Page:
Silver Spring mentoring program helps guide youth
More than 80 teens helped over 10-year history
At 13, Shawn Harrison knew he needed help.
He was fighting at school, experimenting with drugs and had seen people shot and stabbed. Still, he would drag himself out of bed on weekends to attend a young men's mentoring program at his church.
"I would do all this in school, and yet, for some reason, I was still drawn to the program," said Harrison, 23. "I would wake up Saturday and go in there and they'd say, Hey, how you doing?' ... and I would tell them what happened."
Harrison credits the program, Rites of Passage, for helping him make it through that part of his life. A member of the first class, he is among more than 80 people who have attended the program since it began in 2000.
This week, the three-year program for black teens, offered through the People's Community Baptist Church in Silver Spring, celebrates its 10th anniversary. It was created to instill long-range values in its participants, said program Cofounder Norman Jones.
"Our young men were in many ways encountering a lot of issues as young black men in the school system," he said. "Trying to figure out how they should be, what are their values, their counterculture remained strong."
Jones said many young congregants lacked strong values and instead looked to careers in the NBA and NFL as a means to success. So he and cofounder Ron Sturdivant established Rites of Passage at just the right time. The boys receive one-on-one mentoring, listen to lecturers, attend Bible study, do physical exercise and go on field trips. After three years, eligible participants go on a trip to Africa, he said.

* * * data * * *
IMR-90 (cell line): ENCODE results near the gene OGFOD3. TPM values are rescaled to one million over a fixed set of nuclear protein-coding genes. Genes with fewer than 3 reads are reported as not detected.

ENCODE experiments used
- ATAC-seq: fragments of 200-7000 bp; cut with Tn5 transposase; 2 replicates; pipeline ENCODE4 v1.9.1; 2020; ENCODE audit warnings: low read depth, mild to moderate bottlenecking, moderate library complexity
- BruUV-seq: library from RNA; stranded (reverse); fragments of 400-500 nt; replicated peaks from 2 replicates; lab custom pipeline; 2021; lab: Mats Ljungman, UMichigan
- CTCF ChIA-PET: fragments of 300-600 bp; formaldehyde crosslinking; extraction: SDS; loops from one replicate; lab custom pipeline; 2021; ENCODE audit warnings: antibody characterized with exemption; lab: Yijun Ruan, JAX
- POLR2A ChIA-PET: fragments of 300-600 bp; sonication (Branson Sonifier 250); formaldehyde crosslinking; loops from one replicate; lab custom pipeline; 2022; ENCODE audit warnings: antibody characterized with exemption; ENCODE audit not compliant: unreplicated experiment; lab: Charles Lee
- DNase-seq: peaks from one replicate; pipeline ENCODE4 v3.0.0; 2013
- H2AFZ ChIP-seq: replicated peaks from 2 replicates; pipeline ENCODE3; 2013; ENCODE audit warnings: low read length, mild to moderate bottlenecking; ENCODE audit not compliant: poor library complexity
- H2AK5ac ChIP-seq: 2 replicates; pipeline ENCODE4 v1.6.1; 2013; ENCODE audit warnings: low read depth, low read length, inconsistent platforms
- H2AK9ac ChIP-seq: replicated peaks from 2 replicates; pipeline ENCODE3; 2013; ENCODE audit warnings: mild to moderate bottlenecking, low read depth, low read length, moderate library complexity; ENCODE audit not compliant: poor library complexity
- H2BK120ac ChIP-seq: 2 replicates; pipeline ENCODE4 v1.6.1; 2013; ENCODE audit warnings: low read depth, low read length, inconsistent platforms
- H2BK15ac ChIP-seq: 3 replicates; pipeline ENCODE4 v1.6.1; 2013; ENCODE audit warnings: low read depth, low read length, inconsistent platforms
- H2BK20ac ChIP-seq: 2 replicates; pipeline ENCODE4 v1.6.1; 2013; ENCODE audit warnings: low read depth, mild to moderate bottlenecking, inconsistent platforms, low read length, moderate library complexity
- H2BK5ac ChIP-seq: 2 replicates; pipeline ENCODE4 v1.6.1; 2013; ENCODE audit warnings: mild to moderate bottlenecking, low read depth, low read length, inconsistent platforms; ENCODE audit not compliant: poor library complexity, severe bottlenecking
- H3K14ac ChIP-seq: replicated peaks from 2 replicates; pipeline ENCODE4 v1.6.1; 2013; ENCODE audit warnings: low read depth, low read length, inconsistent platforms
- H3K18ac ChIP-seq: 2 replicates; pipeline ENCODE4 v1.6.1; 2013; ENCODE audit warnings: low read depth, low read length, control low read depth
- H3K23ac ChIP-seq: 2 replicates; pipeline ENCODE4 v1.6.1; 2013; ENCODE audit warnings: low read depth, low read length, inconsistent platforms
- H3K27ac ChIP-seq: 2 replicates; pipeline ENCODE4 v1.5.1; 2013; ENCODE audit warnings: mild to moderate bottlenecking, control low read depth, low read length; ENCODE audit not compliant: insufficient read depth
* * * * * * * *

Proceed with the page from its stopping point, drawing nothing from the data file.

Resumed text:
For Harrison, attending the program taught self-confidence, even as he was having trouble.
"I never really thought of myself as being successful," he said. "It took a while for me to get to the point of, Hey, I can do this, no problem. Hey, I can succeed in life with no problem. I can be all I expected to be and more.'"
Harrison was raised by a single mother and was evicted several times throughout his childhood, he said. He got in fights nearly every week at Springbrook High School, was suspended, and was sent to live with his father in New Jersey to finish high school. Through these troubles, and even while he lived in New Jersey, Harrison participated in the mentoring program and sought Jones' advice and support.
Today, Harrison is studying to be a chef at the Art Institute of Washington. He works at a hotel in Silver Spring as a line cook and for a private catering company.
"I know people care and people want to see the best of me, but you have to go through your own struggles, I guess, for you to make it out," he said. "I know people I grew up with who did the same things I did, and to this day, we talk and they say, Out of everyone we hung out with, we're kind of glad you're the one on the right path.'"
Harrison said he's looking forward to taking on another job: mentor. When the program starts again in November, he will be using his own stories to motivate young men to stay on track.
"I still find it fascinating that God put me in a position to mentor others," he said. "I would say it's a blessing for me to be able to do it."